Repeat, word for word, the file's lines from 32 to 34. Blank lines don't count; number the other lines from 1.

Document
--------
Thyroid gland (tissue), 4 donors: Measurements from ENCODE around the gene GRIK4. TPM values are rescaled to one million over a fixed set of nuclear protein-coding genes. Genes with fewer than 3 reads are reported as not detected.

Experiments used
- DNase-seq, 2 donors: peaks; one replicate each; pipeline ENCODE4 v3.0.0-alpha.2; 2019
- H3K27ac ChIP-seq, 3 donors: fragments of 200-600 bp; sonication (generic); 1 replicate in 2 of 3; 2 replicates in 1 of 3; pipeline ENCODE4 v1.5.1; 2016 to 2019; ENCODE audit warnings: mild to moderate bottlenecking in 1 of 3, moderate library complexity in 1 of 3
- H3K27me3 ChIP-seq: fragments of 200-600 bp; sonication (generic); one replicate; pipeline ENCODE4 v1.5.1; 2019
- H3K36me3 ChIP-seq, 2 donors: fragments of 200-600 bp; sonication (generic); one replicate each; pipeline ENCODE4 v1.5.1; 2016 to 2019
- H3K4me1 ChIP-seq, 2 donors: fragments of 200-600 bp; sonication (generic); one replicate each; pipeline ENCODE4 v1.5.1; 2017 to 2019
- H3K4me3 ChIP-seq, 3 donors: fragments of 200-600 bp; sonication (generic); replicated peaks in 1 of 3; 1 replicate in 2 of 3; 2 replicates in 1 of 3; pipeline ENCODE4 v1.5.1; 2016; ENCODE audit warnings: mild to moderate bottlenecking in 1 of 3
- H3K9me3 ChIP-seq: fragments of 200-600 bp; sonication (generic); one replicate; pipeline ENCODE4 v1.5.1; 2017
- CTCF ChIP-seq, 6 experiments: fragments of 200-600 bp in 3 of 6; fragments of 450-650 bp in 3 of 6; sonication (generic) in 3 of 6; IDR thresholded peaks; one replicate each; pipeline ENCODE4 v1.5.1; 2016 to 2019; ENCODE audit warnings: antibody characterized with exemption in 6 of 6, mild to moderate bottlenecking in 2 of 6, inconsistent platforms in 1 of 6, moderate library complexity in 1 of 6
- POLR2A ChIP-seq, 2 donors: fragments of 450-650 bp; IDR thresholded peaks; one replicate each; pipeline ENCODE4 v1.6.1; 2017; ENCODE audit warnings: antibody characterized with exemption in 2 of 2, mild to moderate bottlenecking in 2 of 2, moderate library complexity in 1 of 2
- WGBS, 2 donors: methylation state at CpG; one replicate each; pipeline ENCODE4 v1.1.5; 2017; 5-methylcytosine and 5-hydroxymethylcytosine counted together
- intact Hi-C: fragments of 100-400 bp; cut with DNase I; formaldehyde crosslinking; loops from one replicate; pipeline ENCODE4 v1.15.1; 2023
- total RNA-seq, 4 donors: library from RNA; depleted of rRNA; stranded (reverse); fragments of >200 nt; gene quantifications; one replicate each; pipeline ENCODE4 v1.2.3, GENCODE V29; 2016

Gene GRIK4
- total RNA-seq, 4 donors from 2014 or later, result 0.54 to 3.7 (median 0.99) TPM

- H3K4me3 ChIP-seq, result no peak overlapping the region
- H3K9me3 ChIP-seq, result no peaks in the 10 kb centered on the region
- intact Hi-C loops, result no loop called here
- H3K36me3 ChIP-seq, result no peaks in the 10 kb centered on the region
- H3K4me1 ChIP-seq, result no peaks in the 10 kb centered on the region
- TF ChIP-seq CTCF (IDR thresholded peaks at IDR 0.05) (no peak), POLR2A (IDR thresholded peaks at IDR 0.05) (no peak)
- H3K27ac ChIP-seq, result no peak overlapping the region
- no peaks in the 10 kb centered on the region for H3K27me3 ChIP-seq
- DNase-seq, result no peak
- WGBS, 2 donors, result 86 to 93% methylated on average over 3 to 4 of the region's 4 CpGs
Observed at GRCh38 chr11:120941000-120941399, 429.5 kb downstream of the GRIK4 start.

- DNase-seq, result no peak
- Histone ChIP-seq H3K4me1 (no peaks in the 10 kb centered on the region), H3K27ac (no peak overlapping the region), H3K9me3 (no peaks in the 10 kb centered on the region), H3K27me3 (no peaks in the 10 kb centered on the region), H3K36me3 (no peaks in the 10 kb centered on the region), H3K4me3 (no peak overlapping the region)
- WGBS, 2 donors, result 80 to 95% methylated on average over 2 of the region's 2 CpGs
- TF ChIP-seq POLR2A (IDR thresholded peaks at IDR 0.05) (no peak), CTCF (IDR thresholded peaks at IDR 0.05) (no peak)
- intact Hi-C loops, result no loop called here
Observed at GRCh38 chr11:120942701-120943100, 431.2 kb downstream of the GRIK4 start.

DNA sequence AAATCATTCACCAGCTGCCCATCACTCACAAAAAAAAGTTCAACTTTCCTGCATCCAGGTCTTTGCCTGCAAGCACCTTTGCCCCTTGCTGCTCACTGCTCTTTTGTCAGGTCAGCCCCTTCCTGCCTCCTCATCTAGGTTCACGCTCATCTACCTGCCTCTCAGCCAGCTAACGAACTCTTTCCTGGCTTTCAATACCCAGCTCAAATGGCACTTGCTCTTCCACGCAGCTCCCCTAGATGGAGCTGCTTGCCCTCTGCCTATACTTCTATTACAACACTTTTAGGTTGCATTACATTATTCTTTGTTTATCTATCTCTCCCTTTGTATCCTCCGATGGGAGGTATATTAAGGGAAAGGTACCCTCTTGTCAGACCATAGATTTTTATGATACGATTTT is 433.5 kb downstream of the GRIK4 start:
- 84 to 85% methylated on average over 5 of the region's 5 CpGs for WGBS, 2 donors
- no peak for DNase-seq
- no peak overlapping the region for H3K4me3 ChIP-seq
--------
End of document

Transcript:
- intact Hi-C loops, result no loop called here
Observed at GRCh38 chr11:120942701-120943100, 431.2 kb downstream of the GRIK4 start.

DNA sequence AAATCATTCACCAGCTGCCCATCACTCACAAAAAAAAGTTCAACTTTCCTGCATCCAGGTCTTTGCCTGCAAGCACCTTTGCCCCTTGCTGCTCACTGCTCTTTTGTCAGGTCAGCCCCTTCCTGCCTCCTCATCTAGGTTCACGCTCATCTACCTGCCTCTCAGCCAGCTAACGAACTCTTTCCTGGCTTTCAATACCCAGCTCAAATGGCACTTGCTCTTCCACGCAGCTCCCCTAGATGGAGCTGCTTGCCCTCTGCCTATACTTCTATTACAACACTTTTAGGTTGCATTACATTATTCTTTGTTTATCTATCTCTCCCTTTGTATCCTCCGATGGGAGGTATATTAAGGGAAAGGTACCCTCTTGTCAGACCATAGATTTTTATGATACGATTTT is 433.5 kb downstream of the GRIK4 start: